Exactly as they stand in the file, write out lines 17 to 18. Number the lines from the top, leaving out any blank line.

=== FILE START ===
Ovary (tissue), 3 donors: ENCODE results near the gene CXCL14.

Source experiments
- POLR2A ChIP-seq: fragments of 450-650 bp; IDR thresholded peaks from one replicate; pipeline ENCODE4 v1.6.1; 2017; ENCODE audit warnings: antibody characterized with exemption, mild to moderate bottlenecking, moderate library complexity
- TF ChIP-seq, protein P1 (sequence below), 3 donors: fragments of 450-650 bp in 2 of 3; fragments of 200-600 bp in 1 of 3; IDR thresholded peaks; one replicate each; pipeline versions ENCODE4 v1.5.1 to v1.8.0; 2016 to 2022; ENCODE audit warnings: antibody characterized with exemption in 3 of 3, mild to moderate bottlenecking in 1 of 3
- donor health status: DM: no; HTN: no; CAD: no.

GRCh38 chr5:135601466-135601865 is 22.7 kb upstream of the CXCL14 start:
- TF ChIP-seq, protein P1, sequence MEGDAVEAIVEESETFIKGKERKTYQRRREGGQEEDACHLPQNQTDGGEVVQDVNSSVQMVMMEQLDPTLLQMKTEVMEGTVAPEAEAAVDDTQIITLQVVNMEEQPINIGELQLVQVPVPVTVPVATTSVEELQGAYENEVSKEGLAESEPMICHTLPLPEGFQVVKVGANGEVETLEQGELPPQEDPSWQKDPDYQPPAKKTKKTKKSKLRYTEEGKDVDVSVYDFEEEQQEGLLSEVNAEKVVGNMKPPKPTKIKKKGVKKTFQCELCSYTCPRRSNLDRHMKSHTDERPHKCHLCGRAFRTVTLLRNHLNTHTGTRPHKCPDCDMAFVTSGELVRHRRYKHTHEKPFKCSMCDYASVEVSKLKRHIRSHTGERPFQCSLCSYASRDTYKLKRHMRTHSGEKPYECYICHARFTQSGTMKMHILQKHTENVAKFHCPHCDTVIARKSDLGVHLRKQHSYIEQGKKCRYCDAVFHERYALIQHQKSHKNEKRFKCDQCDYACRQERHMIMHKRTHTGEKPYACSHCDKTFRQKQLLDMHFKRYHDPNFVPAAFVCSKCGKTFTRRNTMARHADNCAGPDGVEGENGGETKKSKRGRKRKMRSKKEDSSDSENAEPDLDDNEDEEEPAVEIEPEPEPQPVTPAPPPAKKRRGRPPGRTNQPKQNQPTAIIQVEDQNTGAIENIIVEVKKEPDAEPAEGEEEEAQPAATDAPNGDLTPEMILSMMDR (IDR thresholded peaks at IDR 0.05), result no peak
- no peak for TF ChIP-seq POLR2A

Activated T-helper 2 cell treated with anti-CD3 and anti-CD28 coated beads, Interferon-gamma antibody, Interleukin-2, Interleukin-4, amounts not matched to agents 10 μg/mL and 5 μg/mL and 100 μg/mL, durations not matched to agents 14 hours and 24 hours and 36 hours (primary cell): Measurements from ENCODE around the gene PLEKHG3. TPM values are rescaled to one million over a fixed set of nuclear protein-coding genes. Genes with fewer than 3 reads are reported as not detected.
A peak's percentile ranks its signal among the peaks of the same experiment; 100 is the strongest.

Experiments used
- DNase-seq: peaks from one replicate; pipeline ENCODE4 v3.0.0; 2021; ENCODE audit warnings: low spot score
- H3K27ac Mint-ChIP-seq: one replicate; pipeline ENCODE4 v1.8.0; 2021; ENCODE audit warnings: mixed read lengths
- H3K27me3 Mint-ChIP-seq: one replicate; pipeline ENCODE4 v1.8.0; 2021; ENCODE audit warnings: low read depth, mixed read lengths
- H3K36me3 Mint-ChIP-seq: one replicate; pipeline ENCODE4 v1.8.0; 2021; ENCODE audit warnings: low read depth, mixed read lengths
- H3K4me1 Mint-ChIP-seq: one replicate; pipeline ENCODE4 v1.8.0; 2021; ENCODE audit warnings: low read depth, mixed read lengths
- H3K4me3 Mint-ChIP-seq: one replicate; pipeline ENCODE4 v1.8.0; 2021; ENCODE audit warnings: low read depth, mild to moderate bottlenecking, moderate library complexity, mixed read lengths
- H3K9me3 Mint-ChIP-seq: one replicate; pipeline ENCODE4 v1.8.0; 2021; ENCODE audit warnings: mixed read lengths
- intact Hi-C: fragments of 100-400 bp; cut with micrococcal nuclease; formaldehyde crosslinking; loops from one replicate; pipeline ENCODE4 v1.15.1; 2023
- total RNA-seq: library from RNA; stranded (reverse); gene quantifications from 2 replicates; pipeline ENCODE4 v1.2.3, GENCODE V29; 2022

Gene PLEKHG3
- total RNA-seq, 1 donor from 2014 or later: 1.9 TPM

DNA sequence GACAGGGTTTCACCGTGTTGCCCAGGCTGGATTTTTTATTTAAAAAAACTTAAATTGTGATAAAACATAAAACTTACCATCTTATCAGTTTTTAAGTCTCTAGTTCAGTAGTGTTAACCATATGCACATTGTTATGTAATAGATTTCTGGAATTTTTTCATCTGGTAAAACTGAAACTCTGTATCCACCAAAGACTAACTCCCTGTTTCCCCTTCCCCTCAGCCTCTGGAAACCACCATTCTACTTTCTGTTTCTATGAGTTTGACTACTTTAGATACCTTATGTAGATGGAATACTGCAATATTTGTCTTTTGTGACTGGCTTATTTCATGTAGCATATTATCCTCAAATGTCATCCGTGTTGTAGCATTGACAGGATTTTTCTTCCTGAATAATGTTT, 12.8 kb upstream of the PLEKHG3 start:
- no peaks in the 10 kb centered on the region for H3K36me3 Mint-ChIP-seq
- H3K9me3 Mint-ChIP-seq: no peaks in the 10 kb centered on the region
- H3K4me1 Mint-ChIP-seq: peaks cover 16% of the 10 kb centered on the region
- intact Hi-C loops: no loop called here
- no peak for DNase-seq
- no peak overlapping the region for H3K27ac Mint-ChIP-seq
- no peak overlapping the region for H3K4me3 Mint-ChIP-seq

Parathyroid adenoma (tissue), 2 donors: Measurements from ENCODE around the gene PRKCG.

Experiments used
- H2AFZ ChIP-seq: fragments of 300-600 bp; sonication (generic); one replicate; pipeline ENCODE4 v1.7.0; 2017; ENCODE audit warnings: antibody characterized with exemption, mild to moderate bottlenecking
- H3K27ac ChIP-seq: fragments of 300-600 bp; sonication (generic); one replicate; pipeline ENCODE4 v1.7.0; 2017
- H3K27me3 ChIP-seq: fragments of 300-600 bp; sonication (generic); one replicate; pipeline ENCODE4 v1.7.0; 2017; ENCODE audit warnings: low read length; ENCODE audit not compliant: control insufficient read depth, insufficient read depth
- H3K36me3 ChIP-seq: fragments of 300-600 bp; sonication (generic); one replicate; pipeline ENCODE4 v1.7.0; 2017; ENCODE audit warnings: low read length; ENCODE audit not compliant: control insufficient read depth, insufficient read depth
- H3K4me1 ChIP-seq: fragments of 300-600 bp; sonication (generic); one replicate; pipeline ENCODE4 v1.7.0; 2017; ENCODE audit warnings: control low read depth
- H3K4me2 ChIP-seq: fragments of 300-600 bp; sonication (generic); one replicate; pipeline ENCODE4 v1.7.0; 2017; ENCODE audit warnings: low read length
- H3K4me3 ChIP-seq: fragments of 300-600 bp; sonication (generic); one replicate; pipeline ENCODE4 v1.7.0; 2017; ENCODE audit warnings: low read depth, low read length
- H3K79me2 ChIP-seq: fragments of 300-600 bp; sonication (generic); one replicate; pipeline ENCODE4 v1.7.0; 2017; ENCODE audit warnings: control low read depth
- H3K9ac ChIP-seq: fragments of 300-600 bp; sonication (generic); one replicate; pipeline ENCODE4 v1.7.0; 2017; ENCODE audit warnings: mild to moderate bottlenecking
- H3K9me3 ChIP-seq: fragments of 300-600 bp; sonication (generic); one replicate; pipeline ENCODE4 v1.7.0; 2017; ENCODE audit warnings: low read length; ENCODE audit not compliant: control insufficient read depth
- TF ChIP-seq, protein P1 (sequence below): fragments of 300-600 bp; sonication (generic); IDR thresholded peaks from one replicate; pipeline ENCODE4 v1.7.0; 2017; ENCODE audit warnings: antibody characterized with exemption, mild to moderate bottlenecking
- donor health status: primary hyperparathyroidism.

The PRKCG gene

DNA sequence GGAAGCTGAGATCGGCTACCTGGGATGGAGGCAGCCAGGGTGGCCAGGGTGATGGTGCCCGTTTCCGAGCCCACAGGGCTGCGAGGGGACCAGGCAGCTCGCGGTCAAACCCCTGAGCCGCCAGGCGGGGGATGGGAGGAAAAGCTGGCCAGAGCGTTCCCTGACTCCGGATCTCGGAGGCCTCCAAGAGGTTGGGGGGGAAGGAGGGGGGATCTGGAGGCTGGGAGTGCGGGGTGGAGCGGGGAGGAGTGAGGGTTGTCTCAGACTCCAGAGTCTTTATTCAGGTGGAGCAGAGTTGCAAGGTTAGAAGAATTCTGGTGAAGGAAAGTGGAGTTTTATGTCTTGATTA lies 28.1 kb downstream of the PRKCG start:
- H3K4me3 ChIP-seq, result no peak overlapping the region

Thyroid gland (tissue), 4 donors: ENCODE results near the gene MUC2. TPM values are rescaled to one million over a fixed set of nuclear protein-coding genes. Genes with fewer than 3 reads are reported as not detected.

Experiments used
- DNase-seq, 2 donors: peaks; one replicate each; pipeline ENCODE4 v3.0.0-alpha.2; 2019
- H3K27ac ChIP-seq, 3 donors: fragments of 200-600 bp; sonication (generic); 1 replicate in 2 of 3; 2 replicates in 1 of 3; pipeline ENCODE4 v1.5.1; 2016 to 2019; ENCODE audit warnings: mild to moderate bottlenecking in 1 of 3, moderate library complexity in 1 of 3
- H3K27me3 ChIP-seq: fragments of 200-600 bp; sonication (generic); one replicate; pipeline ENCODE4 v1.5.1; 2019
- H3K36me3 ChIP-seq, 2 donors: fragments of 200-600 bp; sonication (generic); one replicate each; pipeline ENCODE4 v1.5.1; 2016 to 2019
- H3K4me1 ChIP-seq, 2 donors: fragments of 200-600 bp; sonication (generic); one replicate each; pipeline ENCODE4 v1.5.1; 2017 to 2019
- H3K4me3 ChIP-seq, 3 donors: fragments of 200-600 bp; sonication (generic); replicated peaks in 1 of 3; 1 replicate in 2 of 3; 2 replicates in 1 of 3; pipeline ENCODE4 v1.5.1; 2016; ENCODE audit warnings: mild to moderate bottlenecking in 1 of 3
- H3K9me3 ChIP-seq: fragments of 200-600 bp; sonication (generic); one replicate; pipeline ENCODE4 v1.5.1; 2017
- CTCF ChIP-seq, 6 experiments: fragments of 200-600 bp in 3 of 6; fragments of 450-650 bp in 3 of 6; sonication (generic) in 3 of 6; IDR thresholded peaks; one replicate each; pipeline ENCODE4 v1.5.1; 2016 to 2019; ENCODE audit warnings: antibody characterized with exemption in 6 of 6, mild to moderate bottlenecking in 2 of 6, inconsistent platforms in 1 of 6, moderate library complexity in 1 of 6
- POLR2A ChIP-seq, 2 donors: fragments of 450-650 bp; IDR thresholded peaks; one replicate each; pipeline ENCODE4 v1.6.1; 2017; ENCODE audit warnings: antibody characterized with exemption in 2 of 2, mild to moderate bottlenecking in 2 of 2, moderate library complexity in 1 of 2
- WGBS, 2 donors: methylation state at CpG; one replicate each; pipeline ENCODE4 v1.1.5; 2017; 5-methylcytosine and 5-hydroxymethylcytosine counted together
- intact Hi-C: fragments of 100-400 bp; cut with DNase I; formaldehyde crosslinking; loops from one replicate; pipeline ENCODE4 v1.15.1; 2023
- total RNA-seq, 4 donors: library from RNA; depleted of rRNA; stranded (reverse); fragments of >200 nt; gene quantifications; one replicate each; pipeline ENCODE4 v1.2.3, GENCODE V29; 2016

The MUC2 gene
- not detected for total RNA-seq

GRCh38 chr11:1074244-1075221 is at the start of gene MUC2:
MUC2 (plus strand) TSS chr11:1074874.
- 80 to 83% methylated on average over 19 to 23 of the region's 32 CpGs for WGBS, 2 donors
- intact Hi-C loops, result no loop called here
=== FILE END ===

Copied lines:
- H3K4me3 Mint-ChIP-seq: one replicate; pipeline ENCODE4 v1.8.0; 2021; ENCODE audit warnings: low read depth, mild to moderate bottlenecking, moderate library complexity, mixed read lengths
- H3K9me3 Mint-ChIP-seq: one replicate; pipeline ENCODE4 v1.8.0; 2021; ENCODE audit warnings: mixed read lengths